Israeli citizens of Palestinian heritage, meanwhile, living in areas that receive lower state investment and have depleted amenities, are a constant reminder of Israel’s two-tier society. There is also anger at the way health warnings and serious updates have been excluded from Israel’s Arabic TV channels.
Despite the upheaval of Covid-19, it would be wrong to assume that it wasn’t in many ways business as usual for Palestinians living under military occupation. March saw the destruction of a Palestinian farmer’s olive grove, with four hundred newly-planted trees uprooted by the Israeli army at Wad Fukin near Bethlehem.
There was widespread horror as, in the midst of global solidarity against the pandemic, an Israeli demolition team destroyed or confiscated materials with which the PA were constructing an emergency clinic in the northern Jordan Valley at the village of Ibziq.
Some recognition exists that the extent of the humanitarian crisis already underway in Gaza, and the potentially unmanageable conditions of the pandemic, means Palestinians will need to be treated in hospitals in Israel. Those inside the blockaded territory are often in dire conditions after Israeli air strikes left infrastructure in ruins and electricity intermittent.
Whatever the necessity of such aid, if it comes, it will still bear familiar hallmarks of a structure whereby Israelis sometimes dispense performative acts of emergency care to Palestinians while systematically and deliberately destroying the conditions and structures for Palestinian autonomy and state capacity.
In a similar mark of charity, Israel is to release a proportion of funds it regularly deducts from Palestinian tax receipts on imports into Israel and in-turn Palestinian territory. The penalty is imposed in proportion to amounts given by the PA to support political prisoners, combatants and their families – which Israel refuses to countenance.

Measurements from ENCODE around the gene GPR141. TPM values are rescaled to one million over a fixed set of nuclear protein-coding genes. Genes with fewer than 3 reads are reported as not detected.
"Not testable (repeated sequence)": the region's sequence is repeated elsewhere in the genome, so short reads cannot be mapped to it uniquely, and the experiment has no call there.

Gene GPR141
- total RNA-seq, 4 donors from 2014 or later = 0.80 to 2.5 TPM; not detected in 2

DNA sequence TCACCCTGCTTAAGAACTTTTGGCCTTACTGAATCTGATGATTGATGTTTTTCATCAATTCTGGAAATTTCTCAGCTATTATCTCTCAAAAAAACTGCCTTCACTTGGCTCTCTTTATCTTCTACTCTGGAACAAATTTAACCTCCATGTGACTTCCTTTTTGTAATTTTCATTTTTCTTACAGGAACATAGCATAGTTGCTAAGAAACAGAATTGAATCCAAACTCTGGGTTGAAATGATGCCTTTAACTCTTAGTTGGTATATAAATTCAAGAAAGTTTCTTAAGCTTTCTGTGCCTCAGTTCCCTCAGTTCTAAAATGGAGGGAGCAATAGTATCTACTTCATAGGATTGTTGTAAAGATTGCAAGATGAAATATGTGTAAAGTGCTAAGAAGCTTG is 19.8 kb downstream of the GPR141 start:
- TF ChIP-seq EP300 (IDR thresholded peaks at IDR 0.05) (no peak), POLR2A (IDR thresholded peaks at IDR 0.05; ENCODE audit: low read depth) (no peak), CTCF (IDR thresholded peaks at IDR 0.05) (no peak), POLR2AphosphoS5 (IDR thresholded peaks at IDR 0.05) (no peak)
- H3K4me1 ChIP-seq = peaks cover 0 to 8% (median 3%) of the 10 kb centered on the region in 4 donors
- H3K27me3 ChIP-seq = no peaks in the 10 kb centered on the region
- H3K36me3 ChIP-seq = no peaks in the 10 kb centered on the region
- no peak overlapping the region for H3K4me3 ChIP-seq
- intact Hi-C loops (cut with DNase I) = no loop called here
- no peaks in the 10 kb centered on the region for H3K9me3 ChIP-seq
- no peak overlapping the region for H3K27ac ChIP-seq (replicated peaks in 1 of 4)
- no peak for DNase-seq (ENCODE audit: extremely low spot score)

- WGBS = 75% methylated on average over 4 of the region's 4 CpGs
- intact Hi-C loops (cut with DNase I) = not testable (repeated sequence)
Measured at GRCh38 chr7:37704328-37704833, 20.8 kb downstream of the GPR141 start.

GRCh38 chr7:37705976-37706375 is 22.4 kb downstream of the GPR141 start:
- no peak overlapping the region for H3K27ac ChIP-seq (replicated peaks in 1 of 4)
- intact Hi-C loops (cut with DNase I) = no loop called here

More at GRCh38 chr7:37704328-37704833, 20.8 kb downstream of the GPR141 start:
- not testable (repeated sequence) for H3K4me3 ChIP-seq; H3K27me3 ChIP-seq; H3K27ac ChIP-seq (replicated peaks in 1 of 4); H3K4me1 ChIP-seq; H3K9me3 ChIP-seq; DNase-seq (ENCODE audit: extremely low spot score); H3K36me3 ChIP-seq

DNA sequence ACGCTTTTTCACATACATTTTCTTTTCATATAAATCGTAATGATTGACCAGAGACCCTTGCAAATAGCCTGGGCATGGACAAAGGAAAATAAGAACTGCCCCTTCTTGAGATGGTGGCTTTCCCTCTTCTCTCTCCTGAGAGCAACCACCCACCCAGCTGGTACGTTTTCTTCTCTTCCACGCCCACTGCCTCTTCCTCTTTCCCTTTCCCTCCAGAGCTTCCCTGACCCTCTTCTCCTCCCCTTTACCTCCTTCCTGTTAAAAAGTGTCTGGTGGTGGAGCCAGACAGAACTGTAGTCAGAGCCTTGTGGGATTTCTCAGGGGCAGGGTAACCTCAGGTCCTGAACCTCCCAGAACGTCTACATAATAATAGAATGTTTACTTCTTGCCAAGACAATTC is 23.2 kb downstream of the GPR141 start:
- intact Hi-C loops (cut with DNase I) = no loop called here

Using this justification, billions have been unilaterally seized from the Palestinians over the years, placing further strain on Palestinian self-reliance. That Israel is refusing to release Palestinian prisoners, many of them elderly, is also a continuing cause for concern. Israel’s regional rivals, including Iran, have already taken the basic humanitarian step of releasing many political prisoners into house arrest.
It is important to recognise that high-level Israel-Palestinian security coordination is by no means a new phenomenon. Although the PA under Mahmoud Abbas recently rejected Donald Trump’s ‘Deal of the Century’ peace plan, Palestinian activists have standing misgivings over clientelism in the relationship of their leaders and Israel, with the PA frequently coming down hard on Palestinian activists.
Resentment of this perceived closeness was a key element behind the electoral success of Hamas in Gaza. Even there, however, and despite frequent fighting and intense mutual dislike, Hamas and Israel know what it is to coordinate. It was this potential for cooperation that helped Hamas to quickly snuff-out the threat of ISIS within Gaza, and allows it to keep a lid on more militant Gaza factions such as Islamic Jihad.
While the narrative of Palestinians and Israelis tends to capture most public attention, Egypt is also party to this coordination, including those around Covid-19. If the pandemic takes root in Gaza, it will drive home the reality that the Gaza blockade is a mutually enforced by Israel alongside key US-ally, Abdel el-Sisi – the Egyptian President Donald Trump referred to as his “favourite dictator.”
As well as evidently counter-productive acts like the demolition of the Ibziq clinic, the pandemic itself has allowed Benjamin Netanyahu, with the speaker of Knesset in support, to stage a legislative coup in the aftermath of another round of hung elections.
The cover of the pandemic has kept alight his burning ambition to be the man who annexes the West Bank while Donald Trump remains in the White House to give his blessing.
Meanwhile, the state has teamed-up with the Israeli surveillance company, NSO, implicated in Saudi Arabia’s murder of Jamal Khashoggi, and is now aiming to track all Israelis with a ‘contagion score.’
It will be further tragedy if what pans out in the coming weeks and months is heralded as a unifying force for good, but in reality is used to accelerate some of the worst trends in historical injustices against the Palestinians.